Riley Children's Foundation Celebrates 100 Years




RCF 100 Years full size image 04.06.2021

“There can be no keener revelation of a society’s soul than the way in which it treats its children."
-- Nelson Mandela

If it’s true that we can be judged by our commitment to kids, then in my mind, Indiana cemented its status as one of our nation’s finest states precisely 100 years ago this week.

On April 9, 1921, a group of Hoosiers came together to establish what we now call Riley Children’s Foundation. Their goal was ambitious: Raise enough money to open a hospital to care for even the sickest children in Indiana.

The people of the state responded with unbridled enthusiasm.

Notable business leaders and friends of James Whitcomb Riley – the legendary Hoosier poet after whom the hospital would be named – made sizable donations. Service organizations like the Kiwanis and Rotary rallied their members to the cause. School kids chipped in nickels and dimes.

All told, more than 44,000 individual donors from all corners of the state donated with one mission in mind: to help sick children in their time of need.

Riley Hospital for Children was officially dedicated on October 7, 1924 – Mr. Riley’s birthday. And on November 19 of that year, 11-year-old Mark Noble of Decatur, Indiana, became the first patient admitted, for treatment of polio.

In the years since, Indiana’s support of our children’s hospital has never wavered. Thanks to our generous donors, Riley has expanded in size and scope, made important discoveries that advanced children’s health, and continued to bring the most promising pediatric care to Indiana with a long line of firsts:


•    Indiana’s first pediatric open heart procedure
•    Indiana’s first and only pediatric burn unit
•    Indiana’s first neonatal intensive care unit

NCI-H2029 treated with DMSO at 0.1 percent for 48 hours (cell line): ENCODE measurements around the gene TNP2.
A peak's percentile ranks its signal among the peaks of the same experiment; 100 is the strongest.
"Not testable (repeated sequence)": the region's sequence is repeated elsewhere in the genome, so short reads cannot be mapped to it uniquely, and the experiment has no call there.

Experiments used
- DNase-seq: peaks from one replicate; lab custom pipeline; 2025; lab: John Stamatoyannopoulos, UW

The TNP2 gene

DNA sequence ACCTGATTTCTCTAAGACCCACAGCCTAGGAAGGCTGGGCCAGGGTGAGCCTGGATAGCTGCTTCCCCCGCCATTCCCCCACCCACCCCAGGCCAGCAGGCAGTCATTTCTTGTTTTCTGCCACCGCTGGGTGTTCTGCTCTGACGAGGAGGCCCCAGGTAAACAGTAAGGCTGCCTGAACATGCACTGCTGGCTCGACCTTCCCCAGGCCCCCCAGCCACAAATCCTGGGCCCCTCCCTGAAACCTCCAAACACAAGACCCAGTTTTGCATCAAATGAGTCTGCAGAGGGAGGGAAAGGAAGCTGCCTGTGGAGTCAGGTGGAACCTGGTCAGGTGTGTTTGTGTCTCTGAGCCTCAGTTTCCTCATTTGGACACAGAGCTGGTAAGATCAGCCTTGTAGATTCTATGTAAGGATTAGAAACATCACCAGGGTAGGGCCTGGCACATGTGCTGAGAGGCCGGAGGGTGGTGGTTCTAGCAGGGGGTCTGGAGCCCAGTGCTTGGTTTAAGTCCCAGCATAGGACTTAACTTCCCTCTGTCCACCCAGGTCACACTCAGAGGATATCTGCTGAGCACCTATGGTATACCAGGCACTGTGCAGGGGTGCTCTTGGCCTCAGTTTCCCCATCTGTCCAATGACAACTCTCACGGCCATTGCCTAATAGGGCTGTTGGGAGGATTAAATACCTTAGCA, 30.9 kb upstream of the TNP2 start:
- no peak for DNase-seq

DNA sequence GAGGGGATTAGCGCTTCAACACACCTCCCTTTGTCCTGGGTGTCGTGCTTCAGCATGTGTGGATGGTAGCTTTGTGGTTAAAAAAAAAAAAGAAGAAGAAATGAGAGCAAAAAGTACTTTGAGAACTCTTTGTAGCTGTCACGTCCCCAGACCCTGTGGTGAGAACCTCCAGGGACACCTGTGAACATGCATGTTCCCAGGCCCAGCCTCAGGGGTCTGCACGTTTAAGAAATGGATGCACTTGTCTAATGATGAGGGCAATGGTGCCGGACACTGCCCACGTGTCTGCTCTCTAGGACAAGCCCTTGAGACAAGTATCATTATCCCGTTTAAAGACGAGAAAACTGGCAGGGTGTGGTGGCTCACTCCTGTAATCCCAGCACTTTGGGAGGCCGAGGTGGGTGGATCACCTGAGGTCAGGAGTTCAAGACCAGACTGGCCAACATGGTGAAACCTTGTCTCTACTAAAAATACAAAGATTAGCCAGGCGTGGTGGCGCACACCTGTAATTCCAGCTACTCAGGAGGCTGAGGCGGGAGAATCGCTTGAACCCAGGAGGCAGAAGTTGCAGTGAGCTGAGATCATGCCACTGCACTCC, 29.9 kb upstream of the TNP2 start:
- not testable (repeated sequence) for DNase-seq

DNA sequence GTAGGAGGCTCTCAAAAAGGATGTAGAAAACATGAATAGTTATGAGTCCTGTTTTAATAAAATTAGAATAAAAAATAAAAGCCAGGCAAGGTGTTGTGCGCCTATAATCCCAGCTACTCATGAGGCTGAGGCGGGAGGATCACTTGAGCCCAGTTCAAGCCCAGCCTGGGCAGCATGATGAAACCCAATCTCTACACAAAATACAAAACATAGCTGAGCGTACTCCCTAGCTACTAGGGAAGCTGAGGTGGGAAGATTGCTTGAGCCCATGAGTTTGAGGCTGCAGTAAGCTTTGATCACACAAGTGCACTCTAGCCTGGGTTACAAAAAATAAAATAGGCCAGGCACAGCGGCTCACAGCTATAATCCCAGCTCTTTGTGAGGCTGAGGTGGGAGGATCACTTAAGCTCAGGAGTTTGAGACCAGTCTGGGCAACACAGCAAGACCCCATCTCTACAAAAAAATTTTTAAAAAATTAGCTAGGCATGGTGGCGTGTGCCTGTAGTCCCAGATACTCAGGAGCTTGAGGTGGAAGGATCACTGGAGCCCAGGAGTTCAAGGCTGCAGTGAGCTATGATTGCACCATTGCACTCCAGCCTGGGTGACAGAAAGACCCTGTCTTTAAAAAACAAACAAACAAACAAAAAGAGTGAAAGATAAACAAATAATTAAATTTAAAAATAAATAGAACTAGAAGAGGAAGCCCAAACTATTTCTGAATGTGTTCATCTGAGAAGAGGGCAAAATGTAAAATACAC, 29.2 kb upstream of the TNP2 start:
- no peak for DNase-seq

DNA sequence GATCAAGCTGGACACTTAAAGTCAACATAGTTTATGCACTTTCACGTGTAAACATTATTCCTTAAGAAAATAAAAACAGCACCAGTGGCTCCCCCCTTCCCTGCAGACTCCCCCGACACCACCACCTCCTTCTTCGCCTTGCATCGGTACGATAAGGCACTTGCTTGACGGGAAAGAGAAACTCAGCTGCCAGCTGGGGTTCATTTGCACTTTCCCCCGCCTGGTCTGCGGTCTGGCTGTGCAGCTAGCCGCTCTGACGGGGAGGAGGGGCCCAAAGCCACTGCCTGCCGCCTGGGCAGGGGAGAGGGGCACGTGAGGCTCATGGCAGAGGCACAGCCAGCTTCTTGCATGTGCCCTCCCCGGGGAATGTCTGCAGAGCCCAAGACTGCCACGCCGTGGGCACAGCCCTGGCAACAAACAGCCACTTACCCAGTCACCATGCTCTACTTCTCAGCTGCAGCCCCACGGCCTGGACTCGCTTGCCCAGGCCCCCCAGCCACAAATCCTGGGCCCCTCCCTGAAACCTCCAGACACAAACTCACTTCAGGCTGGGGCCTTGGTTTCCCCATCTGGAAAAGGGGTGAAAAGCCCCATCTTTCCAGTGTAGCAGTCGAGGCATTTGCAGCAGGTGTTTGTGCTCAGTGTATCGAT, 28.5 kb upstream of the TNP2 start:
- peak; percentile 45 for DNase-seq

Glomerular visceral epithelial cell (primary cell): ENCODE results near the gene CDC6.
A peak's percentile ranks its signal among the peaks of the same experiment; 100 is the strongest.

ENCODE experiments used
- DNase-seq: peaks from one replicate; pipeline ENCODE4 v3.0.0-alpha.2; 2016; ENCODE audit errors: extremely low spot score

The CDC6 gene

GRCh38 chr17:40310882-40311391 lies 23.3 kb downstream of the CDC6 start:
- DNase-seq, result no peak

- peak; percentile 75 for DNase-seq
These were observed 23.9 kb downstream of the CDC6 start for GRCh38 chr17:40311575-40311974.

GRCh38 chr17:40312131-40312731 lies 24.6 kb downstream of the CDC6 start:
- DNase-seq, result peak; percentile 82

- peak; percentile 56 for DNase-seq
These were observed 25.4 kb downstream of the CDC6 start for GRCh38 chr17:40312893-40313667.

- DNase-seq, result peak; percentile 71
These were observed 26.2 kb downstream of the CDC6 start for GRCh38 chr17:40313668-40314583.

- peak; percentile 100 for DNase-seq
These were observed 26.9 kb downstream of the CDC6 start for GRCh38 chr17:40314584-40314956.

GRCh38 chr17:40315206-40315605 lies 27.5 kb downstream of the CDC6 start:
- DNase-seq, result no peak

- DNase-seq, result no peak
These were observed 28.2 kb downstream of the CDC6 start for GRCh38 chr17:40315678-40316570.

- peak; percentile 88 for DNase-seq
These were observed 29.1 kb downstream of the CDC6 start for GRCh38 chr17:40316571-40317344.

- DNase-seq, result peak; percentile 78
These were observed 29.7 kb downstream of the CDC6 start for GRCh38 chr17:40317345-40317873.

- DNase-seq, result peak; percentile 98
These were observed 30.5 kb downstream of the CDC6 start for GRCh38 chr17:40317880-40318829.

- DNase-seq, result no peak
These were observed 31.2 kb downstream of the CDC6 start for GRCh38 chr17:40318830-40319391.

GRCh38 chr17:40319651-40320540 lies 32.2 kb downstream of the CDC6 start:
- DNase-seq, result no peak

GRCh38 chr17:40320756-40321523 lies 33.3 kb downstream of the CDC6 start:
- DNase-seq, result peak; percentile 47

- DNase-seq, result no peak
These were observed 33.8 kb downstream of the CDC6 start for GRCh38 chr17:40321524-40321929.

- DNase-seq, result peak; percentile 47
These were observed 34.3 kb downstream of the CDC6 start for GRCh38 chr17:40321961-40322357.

•    The first hospital in Indiana to provide outpatient surgical care for children
•    Indiana’s first pediatric liver transplant
•    Indiana’s first infant and newborn heart transplants

The list goes on and on.

Today, children and families turn to Riley more than 300,000 times each year, for everything from broken bones to cancer. It is nationally ranked in 10 out of 10 pediatric specialties by U.S. News & World Report. And the Riley-affiliated research program at Indiana University School of Medicine is among the top 10 in the nation.

None of this would have been possible without the selflessness of Indiana citizens. Last year – despite a global pandemic – nearly 70,000 donors continued to give so children can thrive.

Help Riley Kids Thrive

Just as they did 100 years ago, supporters come from all backgrounds: school kids chipping in their allowance money through our Kids Caring & Sharing program; high school and college students uniting through Dance Marathons; businesses collecting donations at cash registers; grateful families hosting 5K runs, golf outings and lemonade stands; and caring citizens investing in Riley’s future through their individual giving.

Every dollar donated continues to have a tremendous impact.

Donations are supporting Riley’s new Maternity Tower – scheduled to open this fall. They fund family support programs that help families navigate the challenges and stresses of having a sick child. And they equip researchers with the resources to press on in the search for new treatments and cures for devastating diseases like cancer, diabetes, asthma and congenital heart defects.

The progress we’ve seen at Riley over the past century is truly astounding. And the promise of the next century is even greater – thanks to every single person who gives so kids have the chance to heal and be healthy.


Liz Elkas, President and CEO, Riley Children's Foundation

I am an advocate for children and the President and CEO of Riley Children's Foundation.


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